Global warming and the frequency of intense Atlantic hurricanes: model results

By: Dr. Jeff Masters , 1:37 PM GMT on April 05, 2010

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Could global warming increase wind shear over the Atlantic, potentially leading to a decrease in the frequency of Atlantic hurricanes? There is a growing consensus among hurricane scientists that this is indeed quite possible. Two recent studies, by Zhao et al. (2009), "Simulations of Global Hurricane Climatology, Interannual Variability, and Response to Global Warming Using a 50-km Resolution GCM", and by Knutson et al. (2008), "Simulated reduction in Atlantic hurricane frequency under twenty-first-century warming conditions", found that global warming might increase wind shear over the Atlantic by the end of the century, resulting in a decrease in the number of Atlantic hurricanes. For example, the second study took 18 relatively coarse (>60 km grid size) models used to formulate the 2007 IPCC climate report, and "downscaled" them using a higher-resolution (18 km grid size) model called ZETAC that was able to successfully simulate the frequencies of hurricanes over the past 50 years. When the 18 km ZETAC model was driven using the climate conditions we expect in 2100, as output by the 18 IPCC models, the authors found that a reduction of Atlantic tropical storms by 27% and hurricanes by 18% by the end of the century resulted. An important reason that their model predicted a decrease in the frequency of Atlantic hurricanes was due to a predicted increase in wind shear. As I explain in my wind shear tutorial, a large change of wind speed with height over a hurricane creates a shearing force that tends to tear the storm apart. The amount of wind shear is critical in determining whether a hurricane can form or survive.


Figure 1. Top: predicted change by 2100 in wind shear (in meters per second per degree C of warming--multiply by two to get mph) as predicted by summing the predictions of 18 climate models. Bottom: The number of models that predict the effect shown in the top image. The dots show the locations where tropical storms formed between 1981-2005. The box indicates a region of frequent hurricane formation where wind shear is not predicted to change much. Image credit: Geophysical Research Letters, "Increased Tropical Atlantic Wind Shear in Model Projections of Global Warming", by Vecchi and Soden, 2007.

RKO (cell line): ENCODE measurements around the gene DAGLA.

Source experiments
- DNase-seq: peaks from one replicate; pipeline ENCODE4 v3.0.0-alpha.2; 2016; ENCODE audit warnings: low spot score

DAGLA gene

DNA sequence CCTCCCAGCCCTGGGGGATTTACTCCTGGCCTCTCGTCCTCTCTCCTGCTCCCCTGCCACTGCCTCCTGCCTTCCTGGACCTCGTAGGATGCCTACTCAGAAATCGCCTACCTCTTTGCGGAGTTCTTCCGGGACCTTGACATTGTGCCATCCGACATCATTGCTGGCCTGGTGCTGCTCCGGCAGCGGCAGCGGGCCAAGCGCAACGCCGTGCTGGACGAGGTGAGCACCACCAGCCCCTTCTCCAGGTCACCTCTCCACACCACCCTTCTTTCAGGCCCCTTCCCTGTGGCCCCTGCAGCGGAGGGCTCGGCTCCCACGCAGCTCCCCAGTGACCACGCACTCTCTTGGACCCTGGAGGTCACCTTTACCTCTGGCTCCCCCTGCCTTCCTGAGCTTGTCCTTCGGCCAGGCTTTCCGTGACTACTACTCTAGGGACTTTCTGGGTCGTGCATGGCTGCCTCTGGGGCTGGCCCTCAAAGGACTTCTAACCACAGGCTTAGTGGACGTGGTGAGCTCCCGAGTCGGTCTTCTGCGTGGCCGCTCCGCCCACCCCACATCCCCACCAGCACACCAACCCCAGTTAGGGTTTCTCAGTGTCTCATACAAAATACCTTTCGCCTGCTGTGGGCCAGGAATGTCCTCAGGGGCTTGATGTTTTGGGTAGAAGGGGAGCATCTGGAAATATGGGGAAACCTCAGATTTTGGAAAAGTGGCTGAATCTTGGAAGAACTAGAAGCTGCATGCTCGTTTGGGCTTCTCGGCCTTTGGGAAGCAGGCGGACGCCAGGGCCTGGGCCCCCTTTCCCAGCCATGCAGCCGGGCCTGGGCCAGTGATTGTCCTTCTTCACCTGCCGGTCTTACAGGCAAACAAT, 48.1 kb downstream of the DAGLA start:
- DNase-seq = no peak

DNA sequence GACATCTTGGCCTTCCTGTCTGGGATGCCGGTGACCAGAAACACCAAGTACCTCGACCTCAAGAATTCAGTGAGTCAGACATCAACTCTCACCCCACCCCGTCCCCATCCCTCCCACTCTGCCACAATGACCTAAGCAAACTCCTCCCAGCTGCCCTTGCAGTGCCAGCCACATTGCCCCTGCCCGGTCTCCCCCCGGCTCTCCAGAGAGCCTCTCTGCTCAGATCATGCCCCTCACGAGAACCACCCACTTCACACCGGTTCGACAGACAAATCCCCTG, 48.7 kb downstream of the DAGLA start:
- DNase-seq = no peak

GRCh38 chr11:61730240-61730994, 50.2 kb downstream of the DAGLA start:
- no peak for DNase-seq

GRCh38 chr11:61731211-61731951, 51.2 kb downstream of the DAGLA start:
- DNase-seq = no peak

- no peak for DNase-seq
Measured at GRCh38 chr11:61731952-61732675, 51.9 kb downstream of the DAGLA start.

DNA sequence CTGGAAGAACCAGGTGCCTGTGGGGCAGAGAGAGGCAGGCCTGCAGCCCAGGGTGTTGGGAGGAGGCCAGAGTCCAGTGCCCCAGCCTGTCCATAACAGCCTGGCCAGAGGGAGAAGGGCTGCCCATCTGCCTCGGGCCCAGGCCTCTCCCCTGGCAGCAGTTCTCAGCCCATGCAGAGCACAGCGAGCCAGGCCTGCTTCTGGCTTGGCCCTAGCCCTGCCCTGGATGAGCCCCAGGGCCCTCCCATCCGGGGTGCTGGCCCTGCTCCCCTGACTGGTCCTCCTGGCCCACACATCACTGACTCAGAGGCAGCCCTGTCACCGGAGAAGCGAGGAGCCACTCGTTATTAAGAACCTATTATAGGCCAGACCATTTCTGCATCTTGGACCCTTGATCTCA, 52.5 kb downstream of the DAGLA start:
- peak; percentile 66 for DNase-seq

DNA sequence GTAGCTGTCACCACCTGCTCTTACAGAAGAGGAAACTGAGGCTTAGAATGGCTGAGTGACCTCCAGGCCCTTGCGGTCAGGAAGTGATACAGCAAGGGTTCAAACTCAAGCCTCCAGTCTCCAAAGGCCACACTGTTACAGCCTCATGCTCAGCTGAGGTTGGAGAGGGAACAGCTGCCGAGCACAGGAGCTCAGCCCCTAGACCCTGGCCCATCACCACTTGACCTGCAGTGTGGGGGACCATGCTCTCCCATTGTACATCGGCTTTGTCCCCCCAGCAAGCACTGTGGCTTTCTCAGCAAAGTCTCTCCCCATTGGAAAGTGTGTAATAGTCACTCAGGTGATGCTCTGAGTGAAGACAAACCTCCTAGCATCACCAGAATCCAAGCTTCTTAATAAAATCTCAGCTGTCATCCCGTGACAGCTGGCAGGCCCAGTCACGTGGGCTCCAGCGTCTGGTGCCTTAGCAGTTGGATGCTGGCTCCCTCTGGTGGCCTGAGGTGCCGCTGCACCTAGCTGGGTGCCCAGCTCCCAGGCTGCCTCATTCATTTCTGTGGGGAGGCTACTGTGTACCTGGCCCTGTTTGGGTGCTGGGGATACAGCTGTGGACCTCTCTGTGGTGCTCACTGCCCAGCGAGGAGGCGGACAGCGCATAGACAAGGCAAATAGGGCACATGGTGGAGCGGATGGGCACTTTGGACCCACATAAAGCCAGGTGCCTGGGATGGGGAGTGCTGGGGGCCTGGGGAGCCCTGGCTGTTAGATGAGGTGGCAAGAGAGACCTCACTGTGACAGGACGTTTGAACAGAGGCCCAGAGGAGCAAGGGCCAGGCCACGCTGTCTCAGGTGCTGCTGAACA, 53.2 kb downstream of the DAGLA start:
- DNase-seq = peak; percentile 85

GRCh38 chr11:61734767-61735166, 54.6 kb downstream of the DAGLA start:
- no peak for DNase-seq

Since the Knutson et al. study using the 18 km resolution ZETAC model was not detailed enough to look at what might happen to major Category 3 and stronger hurricanes, a new study using a higher resolution model was needed. This was done by a team of modelers led by Dr. Morris Bender of NOAA's GFDL laboratory, who published their results in Science in February. The authors used the GFDL hurricane model--the model that has been our best-performing operation hurricane track forecasting model over the past five years--to perform their study. The GFDL hurricane model runs at a resolution of 9 km, which is detailed enough to make accurate simulations of major hurricanes. The researchers did a double downscaling study, where they first took the forecast atmospheric and oceanic conditions at generated by the coarse (>60 km grid) IPCC models, used these data to initialize the finer resolution 18 km ZETAC model, then used the output from the ZETAC model to initialize the high-resolution GFDL hurricane model. The final results of this "double downscaling" study suggest that although the total number of hurricanes is expected to decrease by the end of the century, we should expect an increase of 81% in the number of Category 4 and 5 storms in the Atlantic. This trend should not be clearly detectable until about 60 years from now, given a scenario in which CO2 doubles by 2100. The authors say that their model predicts that there should already have been a 20% increase in the number of Category 4 and 5 storms since the 1940s, given the approximate 0.5°C warming of the tropical Atlantic during that period. This trend is too small to be detectable, given the high natural variability and the difficulty we've had accurately measuring the exact strength of intense hurricanes before the 1980s.The region of the Atlantic expected to see the greatest increase in Category 4 and 5 storms by the year 2100 is over the Bahama Islands (Figure 2), since wind shear is not expected to increase in this region, and sea surface temperatures and atmospheric instability are expected to increase there.